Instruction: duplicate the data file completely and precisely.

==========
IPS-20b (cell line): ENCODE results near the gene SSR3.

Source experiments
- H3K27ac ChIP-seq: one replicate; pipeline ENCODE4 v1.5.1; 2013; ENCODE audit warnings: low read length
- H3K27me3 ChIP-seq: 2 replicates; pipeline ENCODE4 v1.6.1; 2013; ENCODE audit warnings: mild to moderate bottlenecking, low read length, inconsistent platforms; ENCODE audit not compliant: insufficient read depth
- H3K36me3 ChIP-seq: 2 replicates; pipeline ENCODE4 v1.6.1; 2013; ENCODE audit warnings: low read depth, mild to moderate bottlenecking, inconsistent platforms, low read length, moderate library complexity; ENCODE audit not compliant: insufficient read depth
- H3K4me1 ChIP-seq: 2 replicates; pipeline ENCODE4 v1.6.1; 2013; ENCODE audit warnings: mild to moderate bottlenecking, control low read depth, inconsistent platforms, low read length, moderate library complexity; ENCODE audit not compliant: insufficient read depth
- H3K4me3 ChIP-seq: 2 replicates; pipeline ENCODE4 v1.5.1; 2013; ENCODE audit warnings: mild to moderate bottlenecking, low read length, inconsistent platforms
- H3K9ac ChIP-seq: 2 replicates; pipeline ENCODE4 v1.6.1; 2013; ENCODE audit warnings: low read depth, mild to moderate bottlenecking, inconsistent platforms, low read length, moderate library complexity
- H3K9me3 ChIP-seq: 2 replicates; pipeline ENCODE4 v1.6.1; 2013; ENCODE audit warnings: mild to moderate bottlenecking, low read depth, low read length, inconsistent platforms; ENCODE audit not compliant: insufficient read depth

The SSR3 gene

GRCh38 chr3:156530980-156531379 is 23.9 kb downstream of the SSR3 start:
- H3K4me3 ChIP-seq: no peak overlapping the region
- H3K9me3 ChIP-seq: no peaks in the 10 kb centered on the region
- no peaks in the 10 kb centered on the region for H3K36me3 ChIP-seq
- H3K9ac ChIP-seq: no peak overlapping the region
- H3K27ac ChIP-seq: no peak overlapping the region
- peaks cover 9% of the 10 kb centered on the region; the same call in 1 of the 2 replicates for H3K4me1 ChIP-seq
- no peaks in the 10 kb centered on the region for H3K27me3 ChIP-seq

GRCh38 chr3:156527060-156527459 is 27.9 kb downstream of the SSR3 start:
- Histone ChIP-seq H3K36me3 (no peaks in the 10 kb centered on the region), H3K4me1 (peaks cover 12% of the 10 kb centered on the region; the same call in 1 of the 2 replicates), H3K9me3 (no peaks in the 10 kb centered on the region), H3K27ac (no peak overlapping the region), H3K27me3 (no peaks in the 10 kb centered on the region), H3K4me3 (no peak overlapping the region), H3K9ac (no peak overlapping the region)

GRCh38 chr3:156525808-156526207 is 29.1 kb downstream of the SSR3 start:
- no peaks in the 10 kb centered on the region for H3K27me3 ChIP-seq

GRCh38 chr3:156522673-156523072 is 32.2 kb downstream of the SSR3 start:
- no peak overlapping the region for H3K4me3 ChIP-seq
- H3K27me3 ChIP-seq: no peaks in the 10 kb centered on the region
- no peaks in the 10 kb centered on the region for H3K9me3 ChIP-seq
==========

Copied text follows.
IPS-20b (cell line): ENCODE results near the gene SSR3.

Source experiments
- H3K27ac ChIP-seq: one replicate; pipeline ENCODE4 v1.5.1; 2013; ENCODE audit warnings: low read length
- H3K27me3 ChIP-seq: 2 replicates; pipeline ENCODE4 v1.6.1; 2013; ENCODE audit warnings: mild to moderate bottlenecking, low read length, inconsistent platforms; ENCODE audit not compliant: insufficient read depth
- H3K36me3 ChIP-seq: 2 replicates; pipeline ENCODE4 v1.6.1; 2013; ENCODE audit warnings: low read depth, mild to moderate bottlenecking, inconsistent platforms, low read length, moderate library complexity; ENCODE audit not compliant: insufficient read depth
- H3K4me1 ChIP-seq: 2 replicates; pipeline ENCODE4 v1.6.1; 2013; ENCODE audit warnings: mild to moderate bottlenecking, control low read depth, inconsistent platforms, low read length, moderate library complexity; ENCODE audit not compliant: insufficient read depth
- H3K4me3 ChIP-seq: 2 replicates; pipeline ENCODE4 v1.5.1; 2013; ENCODE audit warnings: mild to moderate bottlenecking, low read length, inconsistent platforms
- H3K9ac ChIP-seq: 2 replicates; pipeline ENCODE4 v1.6.1; 2013; ENCODE audit warnings: low read depth, mild to moderate bottlenecking, inconsistent platforms, low read length, moderate library complexity
- H3K9me3 ChIP-seq: 2 replicates; pipeline ENCODE4 v1.6.1; 2013; ENCODE audit warnings: mild to moderate bottlenecking, low read depth, low read length, inconsistent platforms; ENCODE audit not compliant: insufficient read depth

The SSR3 gene

GRCh38 chr3:156530980-156531379 is 23.9 kb downstream of the SSR3 start:
- H3K4me3 ChIP-seq: no peak overlapping the region
- H3K9me3 ChIP-seq: no peaks in the 10 kb centered on the region
- no peaks in the 10 kb centered on the region for H3K36me3 ChIP-seq
- H3K9ac ChIP-seq: no peak overlapping the region
- H3K27ac ChIP-seq: no peak overlapping the region
- peaks cover 9% of the 10 kb centered on the region; the same call in 1 of the 2 replicates for H3K4me1 ChIP-seq
- no peaks in the 10 kb centered on the region for H3K27me3 ChIP-seq

GRCh38 chr3:156527060-156527459 is 27.9 kb downstream of the SSR3 start:
- Histone ChIP-seq H3K36me3 (no peaks in the 10 kb centered on the region), H3K4me1 (peaks cover 12% of the 10 kb centered on the region; the same call in 1 of the 2 replicates), H3K9me3 (no peaks in the 10 kb centered on the region), H3K27ac (no peak overlapping the region), H3K27me3 (no peaks in the 10 kb centered on the region), H3K4me3 (no peak overlapping the region), H3K9ac (no peak overlapping the region)

GRCh38 chr3:156525808-156526207 is 29.1 kb downstream of the SSR3 start:
- no peaks in the 10 kb centered on the region for H3K27me3 ChIP-seq

GRCh38 chr3:156522673-156523072 is 32.2 kb downstream of the SSR3 start:
- no peak overlapping the region for H3K4me3 ChIP-seq
- H3K27me3 ChIP-seq: no peaks in the 10 kb centered on the region
- no peaks in the 10 kb centered on the region for H3K9me3 ChIP-seq